Why cities should be paying attention to their 'green infrastructure'

Numerous studies about urban trees have come to the same conclusion: most cities and communities are losing urban tree canopy, that layer of leaves, stems and branches that cover the ground when seen from above. The U.S. Forest Service says the causes are primarily diseases and insects, natural disasters and development. The study described in the story below focuses on a limited range of benefits, but it's also encouraging in a way because it's an indicator that more cities are thinking of their trees more as useful  "green infrastructure" and less as cost centers. With urban populations growing, city leaders and planners envisioning smart city transformations should be considering how much tree canopies can contribute to their livability and sustainability. — Doug Peeples


The growing city of Auburn, Alabama is among 11 cities participating in a study that is expected to yield recommendations for how those cities can improve the way they manage their trees to mitigate problems caused by storm water, flooding and polluted water runoff.

The Green Infrastructure Center, a non-profit based in Charlottesville, VA, will conduct the Forest Service-supported study across six states. Quoted in an article in the Opelika-Auburn News, Green Infrastructure Center Executive Director Karen Firehock said the study would also cover additional ground. "The study will also help create healthier communities by realizing the many benefits that trees provide other than just clean air and shade."

The cities chosen for the study, she said, were selected based on their willingness to try new approaches.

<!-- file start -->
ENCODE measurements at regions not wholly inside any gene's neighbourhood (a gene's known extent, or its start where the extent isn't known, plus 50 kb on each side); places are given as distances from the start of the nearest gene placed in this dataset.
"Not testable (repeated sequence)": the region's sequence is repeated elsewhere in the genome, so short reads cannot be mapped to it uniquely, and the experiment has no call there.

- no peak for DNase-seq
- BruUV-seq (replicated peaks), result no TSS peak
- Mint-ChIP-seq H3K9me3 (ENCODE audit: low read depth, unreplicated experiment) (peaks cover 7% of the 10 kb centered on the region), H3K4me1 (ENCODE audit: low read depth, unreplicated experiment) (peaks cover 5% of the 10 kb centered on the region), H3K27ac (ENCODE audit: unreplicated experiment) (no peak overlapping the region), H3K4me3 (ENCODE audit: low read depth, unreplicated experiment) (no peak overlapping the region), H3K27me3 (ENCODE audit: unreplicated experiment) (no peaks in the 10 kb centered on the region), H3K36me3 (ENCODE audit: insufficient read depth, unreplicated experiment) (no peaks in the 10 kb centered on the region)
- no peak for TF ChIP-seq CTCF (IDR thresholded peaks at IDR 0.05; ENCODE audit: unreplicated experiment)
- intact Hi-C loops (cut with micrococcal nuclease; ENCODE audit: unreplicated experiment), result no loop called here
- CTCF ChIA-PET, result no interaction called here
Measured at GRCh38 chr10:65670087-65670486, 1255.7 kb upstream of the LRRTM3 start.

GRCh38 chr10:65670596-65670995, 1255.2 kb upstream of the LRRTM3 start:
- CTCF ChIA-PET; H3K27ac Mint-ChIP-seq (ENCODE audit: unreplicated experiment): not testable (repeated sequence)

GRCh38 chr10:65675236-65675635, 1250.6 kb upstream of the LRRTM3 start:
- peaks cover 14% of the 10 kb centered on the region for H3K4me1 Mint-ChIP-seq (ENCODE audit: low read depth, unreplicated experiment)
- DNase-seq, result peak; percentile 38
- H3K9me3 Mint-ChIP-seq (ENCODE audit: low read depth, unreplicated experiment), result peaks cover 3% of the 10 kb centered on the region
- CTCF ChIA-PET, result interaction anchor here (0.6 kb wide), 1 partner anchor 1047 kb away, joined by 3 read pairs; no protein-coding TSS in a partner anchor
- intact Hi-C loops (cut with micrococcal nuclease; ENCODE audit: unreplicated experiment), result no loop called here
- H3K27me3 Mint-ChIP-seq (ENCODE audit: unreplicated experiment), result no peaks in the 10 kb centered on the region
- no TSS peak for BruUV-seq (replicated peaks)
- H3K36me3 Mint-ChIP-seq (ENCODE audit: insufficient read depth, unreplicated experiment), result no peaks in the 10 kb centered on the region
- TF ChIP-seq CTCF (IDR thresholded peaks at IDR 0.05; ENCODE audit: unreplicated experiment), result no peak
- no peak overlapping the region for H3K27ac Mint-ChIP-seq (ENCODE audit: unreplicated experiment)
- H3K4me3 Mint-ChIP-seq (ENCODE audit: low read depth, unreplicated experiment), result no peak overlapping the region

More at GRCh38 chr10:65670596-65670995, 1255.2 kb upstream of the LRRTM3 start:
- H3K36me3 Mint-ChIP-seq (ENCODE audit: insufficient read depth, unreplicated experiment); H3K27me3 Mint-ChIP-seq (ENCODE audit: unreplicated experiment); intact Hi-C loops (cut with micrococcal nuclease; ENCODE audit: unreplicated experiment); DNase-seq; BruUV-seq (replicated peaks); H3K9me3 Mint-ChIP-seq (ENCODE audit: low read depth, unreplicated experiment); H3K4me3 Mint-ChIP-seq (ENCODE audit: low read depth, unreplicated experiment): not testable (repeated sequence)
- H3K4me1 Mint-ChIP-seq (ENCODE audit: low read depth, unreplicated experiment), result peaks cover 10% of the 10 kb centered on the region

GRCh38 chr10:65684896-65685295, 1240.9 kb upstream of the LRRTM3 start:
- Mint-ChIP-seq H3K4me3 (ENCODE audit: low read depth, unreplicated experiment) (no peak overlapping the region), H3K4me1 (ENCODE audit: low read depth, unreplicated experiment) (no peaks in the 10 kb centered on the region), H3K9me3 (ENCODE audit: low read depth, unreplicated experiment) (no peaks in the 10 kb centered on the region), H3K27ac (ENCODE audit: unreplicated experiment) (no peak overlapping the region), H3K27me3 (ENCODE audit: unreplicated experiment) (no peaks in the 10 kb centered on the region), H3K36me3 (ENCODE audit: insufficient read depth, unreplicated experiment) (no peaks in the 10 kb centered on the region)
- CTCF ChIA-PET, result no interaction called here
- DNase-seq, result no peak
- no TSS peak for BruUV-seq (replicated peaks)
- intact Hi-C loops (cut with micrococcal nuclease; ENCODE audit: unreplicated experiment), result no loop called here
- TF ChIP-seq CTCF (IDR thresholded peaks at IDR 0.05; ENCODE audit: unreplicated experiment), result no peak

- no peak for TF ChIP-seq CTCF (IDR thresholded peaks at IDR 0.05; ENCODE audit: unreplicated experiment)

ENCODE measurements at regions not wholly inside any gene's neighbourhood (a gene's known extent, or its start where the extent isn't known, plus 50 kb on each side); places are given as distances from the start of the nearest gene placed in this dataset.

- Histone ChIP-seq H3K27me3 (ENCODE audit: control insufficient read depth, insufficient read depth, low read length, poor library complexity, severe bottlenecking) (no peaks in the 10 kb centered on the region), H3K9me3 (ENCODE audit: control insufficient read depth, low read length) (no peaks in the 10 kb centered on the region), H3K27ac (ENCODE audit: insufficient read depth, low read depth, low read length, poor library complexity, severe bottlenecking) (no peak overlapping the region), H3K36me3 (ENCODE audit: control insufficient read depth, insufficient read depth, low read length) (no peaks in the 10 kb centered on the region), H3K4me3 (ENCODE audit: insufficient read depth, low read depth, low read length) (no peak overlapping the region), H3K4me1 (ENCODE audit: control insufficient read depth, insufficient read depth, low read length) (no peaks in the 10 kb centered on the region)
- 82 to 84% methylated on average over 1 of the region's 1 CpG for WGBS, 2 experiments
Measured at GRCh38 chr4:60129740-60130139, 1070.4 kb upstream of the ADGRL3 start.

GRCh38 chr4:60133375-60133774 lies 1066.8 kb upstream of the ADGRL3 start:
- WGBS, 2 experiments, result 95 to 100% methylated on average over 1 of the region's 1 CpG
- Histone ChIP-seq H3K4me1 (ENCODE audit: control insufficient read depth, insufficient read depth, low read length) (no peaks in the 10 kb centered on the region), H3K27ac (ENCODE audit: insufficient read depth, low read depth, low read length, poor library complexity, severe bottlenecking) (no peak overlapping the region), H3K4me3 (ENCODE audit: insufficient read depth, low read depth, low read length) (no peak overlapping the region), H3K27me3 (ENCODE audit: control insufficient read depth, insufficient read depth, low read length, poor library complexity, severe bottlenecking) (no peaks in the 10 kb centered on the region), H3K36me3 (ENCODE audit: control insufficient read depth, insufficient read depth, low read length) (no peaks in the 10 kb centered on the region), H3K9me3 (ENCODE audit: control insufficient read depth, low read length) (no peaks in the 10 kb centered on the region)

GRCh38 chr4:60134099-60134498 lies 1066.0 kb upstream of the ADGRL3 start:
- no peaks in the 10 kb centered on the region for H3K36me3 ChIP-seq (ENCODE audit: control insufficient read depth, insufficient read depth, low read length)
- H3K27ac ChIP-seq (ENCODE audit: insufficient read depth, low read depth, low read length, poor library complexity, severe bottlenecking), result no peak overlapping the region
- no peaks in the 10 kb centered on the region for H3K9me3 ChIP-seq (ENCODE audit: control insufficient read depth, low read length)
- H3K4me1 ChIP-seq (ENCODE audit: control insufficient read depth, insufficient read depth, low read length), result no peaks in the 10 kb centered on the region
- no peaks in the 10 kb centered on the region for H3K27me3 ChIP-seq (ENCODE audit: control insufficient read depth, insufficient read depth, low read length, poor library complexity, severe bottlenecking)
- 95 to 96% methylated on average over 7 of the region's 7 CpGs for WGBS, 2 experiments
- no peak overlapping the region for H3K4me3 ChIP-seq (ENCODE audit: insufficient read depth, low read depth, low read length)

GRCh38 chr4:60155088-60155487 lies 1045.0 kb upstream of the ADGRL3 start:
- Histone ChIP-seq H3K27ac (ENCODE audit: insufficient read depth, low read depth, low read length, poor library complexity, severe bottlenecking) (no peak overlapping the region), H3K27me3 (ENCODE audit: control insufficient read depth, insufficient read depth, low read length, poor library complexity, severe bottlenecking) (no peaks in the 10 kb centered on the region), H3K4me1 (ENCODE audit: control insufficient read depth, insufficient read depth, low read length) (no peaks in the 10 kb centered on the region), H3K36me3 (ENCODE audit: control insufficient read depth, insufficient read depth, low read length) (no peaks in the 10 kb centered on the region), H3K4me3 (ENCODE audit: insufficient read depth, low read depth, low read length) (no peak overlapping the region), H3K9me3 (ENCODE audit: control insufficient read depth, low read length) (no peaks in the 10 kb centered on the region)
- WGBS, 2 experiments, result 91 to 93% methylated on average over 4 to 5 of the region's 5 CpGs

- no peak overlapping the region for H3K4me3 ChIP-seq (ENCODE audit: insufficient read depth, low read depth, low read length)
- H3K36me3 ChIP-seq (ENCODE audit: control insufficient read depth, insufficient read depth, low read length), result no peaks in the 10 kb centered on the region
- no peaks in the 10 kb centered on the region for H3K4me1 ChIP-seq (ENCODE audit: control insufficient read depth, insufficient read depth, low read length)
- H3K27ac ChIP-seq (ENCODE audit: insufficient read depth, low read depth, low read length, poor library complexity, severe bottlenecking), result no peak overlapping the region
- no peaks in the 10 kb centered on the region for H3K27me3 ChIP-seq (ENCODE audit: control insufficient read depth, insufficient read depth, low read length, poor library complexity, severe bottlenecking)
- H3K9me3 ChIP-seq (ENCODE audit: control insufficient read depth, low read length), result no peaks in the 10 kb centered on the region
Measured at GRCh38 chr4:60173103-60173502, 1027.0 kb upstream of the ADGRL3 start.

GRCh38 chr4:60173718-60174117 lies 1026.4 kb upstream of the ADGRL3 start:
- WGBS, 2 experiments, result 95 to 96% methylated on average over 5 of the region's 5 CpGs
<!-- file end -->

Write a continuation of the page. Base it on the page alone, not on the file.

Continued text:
Daniel Ballard, also quoted in the article, is Auburn's watershed division manager. For Ballard, "Trees are the original green infrastructure." As he pointed out, Auburn is a good choice for the study because the city is expanding quickly and growing cities typically remove at least some of their trees to make way for development to accommodate the growing population. He thinks the study will help the city find better ways to manage its trees, specifically to improve water quality. It's a major issue for him because water quality in the city's watersheds have been a concern.

Urban trees have demonstrated that they provide other valuable benefits for cities. And as an Australian urban tree canopy study noted, those benefits can be worth millions of dollars. They include increased property values resulting from additional tree plantings, reduced summer peak temperatures and reduced building temperatures, not to mention the aesthetic benefits.

For Auburn, the study comes at a good time because the city has been working on a green infrastructure master plan that will cover parks, green spaces, bike paths, walkways and other assets. "This project filled a gap in that master planning process," Ballard said. "Although we're not evaluating urban tree canopy in our green infrastructure master plan, we are in that process looking holistically at the way we manage storm water and not just trees."

Doug Peeples is a Portland, Oregon-based writer specializing in technology and energy. Follow @smartccouncil on Twitter.